Maybe you can take a few minutes to meditate on God’s gloriousness and grandeur. Maybe you just want to meditate on David’s words to see if you can make any sense of them. It’s kinda deep but I would say this is THE one thing. This is the thing that Jesus would not take away from Mary when Martha wanted her to help with the chores. Being in the presence of the Lord may be the one thing you have been searching for too.

TV Bomb

Joshua 1: 8

This book of the law shall not depart from your mouth, but you shall meditate on it day and night, so that you may be careful to do according to all that is written in it; for then you will make your way prosperous, and then you will have success.

Joshua was about to take over the leadership of the nation of Israel from Moses. How would you like to follow in those footsteps? Yahweh God went to Joshua. This is the advice the Father gave him. If you were about to take over the leadership of an entire nation of people, the nation of God’s people, wouldn’t you expect the advice God gives will be the most critical piece of advice available. Perspective on the situation Joshua found himself in when God gave him this instruction gives great insight into its importance.

Should we expect God’s guidance to us to be any different? Of all the things God could tell us, this is the one bit of wisdom He chooses for us. Keep this Word in your mouth; meditate on it day and night. Well, one would easily conclude that to keep the Word on our lips constantly, we will have to read it and meditate on it continually. How else will we know enough of it? We have major impediments in modern life, though. Joshua didn’t have television or the internet. He didn’t have a video console or an electronic tablet. He didn’t run his kids to soccer practice or any of the many other distractions we have.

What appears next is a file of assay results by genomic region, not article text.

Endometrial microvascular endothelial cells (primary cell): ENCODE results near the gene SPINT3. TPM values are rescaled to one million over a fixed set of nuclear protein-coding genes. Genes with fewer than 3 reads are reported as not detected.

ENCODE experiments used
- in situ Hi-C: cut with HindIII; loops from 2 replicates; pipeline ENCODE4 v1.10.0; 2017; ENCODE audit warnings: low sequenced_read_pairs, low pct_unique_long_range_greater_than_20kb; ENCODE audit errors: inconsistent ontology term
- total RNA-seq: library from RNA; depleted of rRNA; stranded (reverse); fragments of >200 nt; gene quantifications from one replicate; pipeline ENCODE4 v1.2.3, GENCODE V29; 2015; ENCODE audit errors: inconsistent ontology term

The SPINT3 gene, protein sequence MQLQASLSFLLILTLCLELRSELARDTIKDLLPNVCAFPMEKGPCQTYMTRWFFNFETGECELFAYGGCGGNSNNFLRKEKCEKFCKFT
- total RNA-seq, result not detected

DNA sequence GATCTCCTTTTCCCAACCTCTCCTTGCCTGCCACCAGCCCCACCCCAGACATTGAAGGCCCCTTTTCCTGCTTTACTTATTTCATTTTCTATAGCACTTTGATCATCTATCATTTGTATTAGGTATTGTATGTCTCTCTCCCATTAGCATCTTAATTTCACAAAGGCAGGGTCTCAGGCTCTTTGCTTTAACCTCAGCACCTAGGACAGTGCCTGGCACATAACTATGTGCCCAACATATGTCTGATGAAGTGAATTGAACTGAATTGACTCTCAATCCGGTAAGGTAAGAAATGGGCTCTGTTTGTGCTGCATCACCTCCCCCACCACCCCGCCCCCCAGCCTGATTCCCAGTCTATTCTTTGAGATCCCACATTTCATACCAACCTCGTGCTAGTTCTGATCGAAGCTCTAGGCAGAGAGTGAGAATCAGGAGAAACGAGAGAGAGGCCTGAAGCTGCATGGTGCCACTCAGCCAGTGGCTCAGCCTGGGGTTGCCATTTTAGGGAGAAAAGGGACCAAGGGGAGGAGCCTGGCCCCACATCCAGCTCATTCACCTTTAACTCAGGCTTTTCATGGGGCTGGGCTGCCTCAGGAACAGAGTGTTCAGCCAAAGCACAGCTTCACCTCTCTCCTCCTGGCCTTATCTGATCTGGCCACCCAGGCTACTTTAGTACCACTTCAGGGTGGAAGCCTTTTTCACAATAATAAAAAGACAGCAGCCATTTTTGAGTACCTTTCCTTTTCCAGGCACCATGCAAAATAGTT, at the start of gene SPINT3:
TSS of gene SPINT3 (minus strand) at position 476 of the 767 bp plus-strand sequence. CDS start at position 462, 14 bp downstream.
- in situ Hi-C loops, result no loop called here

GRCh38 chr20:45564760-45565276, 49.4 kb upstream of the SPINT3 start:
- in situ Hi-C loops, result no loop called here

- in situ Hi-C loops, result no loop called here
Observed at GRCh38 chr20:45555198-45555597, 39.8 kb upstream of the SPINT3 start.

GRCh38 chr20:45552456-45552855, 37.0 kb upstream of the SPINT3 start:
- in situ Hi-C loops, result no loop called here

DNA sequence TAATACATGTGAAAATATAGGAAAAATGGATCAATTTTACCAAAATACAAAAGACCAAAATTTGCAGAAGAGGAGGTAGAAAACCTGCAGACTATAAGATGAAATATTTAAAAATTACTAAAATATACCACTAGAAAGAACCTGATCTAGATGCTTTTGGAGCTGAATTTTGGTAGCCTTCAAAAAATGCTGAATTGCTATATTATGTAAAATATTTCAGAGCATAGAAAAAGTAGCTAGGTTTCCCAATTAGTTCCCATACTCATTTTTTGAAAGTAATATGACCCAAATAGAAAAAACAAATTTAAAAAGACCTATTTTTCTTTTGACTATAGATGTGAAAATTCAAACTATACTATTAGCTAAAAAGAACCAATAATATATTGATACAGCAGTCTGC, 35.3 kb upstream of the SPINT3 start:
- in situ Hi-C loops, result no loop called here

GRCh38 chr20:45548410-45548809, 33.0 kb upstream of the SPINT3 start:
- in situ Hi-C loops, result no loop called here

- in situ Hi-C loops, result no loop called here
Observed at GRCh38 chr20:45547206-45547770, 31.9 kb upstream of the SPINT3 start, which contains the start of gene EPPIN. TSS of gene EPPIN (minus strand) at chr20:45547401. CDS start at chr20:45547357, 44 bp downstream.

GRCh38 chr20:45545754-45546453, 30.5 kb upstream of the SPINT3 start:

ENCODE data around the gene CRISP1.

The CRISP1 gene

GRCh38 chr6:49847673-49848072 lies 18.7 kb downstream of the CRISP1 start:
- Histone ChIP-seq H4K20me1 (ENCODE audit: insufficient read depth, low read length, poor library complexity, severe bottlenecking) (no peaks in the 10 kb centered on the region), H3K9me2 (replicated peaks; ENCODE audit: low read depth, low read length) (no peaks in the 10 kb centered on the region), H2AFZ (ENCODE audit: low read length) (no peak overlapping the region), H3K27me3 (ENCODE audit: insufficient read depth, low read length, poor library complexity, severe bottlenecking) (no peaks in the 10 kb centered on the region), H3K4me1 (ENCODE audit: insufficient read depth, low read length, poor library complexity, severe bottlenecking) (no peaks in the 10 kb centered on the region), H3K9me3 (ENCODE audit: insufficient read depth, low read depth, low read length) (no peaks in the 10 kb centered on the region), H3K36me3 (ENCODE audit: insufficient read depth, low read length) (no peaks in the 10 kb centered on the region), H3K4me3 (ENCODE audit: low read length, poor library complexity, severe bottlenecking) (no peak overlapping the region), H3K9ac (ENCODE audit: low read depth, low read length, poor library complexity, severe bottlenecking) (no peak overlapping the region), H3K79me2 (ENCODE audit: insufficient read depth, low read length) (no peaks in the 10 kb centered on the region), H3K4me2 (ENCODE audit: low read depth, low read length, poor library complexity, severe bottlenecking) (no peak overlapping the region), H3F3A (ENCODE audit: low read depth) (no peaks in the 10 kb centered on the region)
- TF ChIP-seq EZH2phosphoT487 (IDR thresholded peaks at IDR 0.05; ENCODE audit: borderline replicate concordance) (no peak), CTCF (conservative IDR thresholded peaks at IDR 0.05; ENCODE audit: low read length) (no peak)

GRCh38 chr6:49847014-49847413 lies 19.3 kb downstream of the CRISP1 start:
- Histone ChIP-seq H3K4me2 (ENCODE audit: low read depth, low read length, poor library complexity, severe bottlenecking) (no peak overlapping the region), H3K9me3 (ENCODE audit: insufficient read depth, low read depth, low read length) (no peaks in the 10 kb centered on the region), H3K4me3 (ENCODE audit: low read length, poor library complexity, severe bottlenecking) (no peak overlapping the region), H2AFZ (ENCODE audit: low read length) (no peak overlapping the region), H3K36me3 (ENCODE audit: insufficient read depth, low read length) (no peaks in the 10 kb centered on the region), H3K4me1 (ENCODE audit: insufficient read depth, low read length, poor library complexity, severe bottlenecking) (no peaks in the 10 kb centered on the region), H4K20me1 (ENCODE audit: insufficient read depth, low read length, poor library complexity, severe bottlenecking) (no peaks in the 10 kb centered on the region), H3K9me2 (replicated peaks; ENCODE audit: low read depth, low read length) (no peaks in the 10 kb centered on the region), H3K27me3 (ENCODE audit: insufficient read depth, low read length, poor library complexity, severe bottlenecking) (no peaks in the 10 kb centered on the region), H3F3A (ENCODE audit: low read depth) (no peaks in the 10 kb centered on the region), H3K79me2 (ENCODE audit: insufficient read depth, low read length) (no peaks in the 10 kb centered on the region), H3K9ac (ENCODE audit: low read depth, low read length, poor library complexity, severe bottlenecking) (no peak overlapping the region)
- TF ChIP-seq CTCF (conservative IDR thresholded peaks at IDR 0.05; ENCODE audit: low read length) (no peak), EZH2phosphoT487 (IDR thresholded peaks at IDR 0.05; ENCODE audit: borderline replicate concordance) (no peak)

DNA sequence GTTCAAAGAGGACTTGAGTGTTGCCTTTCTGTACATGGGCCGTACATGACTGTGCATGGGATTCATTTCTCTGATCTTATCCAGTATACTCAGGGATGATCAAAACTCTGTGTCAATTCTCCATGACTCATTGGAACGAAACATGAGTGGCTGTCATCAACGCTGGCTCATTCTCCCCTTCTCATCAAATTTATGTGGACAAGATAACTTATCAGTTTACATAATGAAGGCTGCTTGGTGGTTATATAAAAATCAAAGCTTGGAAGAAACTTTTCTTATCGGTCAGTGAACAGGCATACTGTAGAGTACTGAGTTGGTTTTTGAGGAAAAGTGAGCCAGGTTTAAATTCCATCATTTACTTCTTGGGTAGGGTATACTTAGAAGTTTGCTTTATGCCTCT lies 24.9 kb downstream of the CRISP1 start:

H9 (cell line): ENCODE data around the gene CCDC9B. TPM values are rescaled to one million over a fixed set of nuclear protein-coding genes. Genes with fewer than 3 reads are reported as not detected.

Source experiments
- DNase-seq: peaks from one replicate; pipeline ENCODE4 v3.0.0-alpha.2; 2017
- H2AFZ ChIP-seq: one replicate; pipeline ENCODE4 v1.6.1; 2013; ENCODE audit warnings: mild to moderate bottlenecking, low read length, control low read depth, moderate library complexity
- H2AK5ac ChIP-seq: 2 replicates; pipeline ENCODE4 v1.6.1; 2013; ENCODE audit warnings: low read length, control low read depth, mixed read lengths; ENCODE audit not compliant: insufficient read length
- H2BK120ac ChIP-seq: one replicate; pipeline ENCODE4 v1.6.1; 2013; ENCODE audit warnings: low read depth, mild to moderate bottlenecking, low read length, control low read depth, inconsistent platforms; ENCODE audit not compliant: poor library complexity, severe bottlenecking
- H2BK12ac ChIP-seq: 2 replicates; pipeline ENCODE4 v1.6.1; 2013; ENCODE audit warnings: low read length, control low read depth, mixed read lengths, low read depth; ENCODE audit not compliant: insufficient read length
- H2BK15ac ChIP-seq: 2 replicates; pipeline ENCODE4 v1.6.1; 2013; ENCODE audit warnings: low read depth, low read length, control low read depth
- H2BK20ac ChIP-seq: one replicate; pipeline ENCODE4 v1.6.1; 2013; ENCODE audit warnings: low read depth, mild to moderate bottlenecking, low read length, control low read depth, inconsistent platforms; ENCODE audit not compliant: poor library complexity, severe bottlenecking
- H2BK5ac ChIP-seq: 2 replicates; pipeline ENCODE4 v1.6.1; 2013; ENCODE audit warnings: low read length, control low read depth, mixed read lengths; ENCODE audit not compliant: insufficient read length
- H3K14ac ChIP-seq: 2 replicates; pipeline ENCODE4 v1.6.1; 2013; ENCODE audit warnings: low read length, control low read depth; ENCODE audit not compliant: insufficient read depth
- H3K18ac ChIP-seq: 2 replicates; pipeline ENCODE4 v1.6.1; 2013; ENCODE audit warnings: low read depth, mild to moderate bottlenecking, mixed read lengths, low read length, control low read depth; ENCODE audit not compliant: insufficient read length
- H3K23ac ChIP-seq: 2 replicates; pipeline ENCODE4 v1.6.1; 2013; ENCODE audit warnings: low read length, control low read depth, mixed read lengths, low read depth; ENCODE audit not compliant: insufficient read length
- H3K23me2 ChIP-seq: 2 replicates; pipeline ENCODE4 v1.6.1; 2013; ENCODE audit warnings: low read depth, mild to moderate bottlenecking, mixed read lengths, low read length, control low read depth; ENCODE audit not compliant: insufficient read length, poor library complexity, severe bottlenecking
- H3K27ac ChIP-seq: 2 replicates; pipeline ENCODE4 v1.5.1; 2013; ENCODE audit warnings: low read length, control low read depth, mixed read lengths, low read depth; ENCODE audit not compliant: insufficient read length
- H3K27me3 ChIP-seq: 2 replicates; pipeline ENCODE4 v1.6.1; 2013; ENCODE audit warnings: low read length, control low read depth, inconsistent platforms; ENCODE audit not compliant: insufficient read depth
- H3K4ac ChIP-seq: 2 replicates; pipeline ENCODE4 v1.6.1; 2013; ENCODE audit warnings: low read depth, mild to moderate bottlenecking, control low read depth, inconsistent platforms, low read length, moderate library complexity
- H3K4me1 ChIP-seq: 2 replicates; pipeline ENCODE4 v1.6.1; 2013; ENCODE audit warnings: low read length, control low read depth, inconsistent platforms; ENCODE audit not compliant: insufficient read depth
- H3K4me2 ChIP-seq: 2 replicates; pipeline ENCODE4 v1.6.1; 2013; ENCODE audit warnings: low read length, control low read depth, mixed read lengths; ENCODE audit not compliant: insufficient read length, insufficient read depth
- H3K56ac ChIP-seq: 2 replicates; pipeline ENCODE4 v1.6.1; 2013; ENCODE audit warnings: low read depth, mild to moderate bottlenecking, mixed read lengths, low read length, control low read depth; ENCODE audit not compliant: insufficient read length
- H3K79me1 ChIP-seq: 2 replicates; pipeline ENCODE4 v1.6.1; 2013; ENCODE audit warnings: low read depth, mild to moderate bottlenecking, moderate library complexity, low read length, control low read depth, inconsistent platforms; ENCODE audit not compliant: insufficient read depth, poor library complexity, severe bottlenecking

We are busy people, over busy really. Somehow we have to learn to control the chaos so that we do as Mary, Martha’s sister did, put first things first. If we don’t have time for prayer, mediation and time in the Word, then we are too busy. Most of us, I find, have time for TV and few of us miss many meals. If I had a red button that, when pressed, would blow up every television, I bet many of us would find more time for contemplation and our Bibles. There are just too many things demanding our attention and who doesn’t enjoy sitting in front of the TV to relax? Perhaps we could have our time with our beloved and then turn on the TV. I know that I am much more productive if I don’t turn it on. Once on, it is hard to pick up my book and read or to pray.

God gave Joshua the secret to success and prosperity. In truth, He has revealed this key to us as well. What do we have to do in order to find the time necessary to engage this all important principle? Each of us must decide for ourselves but I would suggest we each have that button which will disable the television, at least for a while. Push the button. Go ahead. You will find some time you didn’t have before. Here’s to your success and prosperity.